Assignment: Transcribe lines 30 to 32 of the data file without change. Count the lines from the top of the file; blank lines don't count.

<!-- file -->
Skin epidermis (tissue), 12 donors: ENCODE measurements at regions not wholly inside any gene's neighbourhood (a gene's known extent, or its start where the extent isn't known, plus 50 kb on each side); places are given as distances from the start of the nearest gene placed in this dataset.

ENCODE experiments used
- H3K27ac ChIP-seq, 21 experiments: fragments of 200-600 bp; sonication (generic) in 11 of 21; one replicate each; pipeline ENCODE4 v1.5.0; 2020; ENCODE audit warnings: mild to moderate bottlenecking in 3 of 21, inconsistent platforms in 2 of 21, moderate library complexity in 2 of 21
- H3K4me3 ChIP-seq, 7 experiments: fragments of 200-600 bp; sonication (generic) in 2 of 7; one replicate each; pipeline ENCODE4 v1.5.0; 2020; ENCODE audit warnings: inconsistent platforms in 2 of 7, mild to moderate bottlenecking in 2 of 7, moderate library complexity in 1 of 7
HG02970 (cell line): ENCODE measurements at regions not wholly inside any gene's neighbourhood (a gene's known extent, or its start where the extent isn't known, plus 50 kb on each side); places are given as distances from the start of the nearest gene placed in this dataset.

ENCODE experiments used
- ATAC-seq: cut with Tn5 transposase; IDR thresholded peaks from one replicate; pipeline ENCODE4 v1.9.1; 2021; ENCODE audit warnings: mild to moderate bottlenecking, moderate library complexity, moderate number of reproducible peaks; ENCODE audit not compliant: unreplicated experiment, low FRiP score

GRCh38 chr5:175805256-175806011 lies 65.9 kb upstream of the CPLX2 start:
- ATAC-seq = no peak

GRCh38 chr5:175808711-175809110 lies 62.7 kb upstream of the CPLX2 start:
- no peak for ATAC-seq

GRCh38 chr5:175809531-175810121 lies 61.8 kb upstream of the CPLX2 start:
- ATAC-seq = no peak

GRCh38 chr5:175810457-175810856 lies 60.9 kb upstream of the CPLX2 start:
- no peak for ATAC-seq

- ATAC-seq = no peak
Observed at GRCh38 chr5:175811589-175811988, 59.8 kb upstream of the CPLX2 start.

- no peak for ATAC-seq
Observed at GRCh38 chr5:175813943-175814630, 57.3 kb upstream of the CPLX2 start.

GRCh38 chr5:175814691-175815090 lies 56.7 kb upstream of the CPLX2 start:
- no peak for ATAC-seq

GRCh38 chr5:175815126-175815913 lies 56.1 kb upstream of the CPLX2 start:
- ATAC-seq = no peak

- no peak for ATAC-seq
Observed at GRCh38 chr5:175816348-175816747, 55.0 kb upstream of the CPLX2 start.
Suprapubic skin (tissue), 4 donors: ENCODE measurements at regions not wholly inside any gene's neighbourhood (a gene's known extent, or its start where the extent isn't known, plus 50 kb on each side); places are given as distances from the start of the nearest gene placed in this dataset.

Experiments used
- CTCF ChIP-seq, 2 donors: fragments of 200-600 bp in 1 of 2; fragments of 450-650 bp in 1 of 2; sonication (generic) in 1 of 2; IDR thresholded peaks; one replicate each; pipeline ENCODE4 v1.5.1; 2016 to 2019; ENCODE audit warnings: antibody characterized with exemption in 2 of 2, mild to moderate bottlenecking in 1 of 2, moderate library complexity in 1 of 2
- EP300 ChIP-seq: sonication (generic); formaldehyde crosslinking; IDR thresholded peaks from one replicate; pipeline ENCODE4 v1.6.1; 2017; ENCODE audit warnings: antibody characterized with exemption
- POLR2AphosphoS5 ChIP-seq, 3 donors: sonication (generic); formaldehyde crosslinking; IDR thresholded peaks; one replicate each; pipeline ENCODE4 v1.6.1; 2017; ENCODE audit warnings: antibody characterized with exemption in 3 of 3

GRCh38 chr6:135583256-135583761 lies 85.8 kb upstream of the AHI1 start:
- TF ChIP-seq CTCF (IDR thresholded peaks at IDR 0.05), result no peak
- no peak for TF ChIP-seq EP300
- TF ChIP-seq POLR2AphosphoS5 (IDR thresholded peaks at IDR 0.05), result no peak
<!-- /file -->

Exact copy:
- POLR2AphosphoS5 ChIP-seq, 3 donors: sonication (generic); formaldehyde crosslinking; IDR thresholded peaks; one replicate each; pipeline ENCODE4 v1.6.1; 2017; ENCODE audit warnings: antibody characterized with exemption in 3 of 3

GRCh38 chr6:135583256-135583761 lies 85.8 kb upstream of the AHI1 start:
- TF ChIP-seq CTCF (IDR thresholded peaks at IDR 0.05), result no peak